Staging the Bahrain Grand Prix is “a matter of life and death”
By Ahmed Ali – 3 April, 2014
Salah had been protesting the staging of the race when he was arrested. His body was found with multiple large bruises and numerous shotgun pellet wounds. His ribs were broken and dried blood covered his head and body.
The police officer responsible for his murder was acquitted last year.
On the day of Salah’s funeral, thousands of protesters poured onto the streets shouting anti-regime and anti-Formula One slogans. Journalists covering the protests were arrested, detained and deported from Bahrain.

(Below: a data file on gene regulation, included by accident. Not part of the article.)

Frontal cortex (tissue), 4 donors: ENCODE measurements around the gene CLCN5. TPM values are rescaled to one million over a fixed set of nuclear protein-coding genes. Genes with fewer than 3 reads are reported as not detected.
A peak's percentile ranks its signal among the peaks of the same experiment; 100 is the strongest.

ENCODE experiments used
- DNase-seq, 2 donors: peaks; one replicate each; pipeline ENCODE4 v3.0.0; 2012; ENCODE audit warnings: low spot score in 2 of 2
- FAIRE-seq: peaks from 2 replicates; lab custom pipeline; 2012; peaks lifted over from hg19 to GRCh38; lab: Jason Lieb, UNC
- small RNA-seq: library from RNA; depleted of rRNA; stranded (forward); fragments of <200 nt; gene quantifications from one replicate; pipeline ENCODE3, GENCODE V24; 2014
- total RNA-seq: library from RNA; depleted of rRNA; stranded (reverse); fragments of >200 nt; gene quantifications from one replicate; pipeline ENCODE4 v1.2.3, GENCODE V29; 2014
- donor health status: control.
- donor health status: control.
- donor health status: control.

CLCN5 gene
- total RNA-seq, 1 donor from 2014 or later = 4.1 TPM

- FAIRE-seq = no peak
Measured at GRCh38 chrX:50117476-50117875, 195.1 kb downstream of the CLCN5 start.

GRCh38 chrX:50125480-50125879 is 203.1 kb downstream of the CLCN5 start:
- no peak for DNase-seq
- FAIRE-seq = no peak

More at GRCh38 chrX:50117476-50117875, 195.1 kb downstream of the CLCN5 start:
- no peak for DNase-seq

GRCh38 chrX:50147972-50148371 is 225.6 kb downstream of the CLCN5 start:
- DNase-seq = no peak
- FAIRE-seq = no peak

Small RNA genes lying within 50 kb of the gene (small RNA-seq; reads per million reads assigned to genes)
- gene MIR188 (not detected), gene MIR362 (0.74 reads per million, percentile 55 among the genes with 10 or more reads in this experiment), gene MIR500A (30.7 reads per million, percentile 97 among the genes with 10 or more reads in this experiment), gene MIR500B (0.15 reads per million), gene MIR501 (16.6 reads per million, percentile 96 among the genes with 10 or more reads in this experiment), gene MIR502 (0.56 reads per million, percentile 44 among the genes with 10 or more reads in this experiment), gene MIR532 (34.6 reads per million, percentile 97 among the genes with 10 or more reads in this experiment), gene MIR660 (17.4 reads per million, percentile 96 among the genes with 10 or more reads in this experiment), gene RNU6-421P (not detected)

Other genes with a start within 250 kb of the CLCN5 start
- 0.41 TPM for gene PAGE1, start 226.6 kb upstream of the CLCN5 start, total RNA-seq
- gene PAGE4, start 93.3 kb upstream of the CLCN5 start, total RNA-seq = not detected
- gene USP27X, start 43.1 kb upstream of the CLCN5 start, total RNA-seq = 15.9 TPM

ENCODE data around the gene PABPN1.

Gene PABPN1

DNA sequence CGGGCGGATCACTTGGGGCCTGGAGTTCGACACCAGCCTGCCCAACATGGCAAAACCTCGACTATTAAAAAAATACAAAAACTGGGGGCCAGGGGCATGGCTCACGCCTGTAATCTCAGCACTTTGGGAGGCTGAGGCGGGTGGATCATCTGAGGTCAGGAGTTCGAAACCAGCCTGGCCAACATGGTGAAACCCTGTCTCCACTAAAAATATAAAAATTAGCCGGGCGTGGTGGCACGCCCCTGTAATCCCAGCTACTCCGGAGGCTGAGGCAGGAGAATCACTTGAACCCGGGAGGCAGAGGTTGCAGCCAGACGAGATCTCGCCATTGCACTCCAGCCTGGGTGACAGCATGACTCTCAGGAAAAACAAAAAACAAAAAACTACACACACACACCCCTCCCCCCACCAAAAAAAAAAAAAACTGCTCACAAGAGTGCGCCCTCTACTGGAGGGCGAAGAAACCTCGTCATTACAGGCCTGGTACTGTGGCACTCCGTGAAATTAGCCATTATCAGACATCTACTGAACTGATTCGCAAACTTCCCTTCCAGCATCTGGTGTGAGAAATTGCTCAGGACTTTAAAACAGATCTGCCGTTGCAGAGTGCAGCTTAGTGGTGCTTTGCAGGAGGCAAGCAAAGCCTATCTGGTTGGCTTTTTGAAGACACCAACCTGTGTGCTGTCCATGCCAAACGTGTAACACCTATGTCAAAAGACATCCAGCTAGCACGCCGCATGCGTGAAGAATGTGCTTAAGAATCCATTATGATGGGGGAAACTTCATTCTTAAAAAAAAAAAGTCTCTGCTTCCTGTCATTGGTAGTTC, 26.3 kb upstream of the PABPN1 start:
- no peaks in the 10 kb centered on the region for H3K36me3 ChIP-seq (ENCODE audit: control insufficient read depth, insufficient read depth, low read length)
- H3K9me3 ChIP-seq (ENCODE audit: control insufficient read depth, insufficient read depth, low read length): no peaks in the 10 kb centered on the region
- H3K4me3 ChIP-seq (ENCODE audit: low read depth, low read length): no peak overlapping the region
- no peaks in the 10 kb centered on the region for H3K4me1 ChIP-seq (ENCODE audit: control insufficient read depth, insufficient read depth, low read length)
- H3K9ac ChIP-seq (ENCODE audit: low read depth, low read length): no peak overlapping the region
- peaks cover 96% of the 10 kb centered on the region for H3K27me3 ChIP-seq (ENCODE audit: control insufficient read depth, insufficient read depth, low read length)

Two days following the death of Salah, the UK’s Channel 4 news team was detained and deported from the country.
Sports and human rights had unified into a single cause for protest as the result of the brutal killing of Salah; the reputation of Formula One and motorsport in general was in tatters.
A year later, the race was back on despite the ever-deteriorating human rights situation. Formula One chief Bernie Ecclestone assured media that it was safe for the race to take place in the country.
The Bahraini government racked up its public relations campaign to win over hesitant sponsors. …more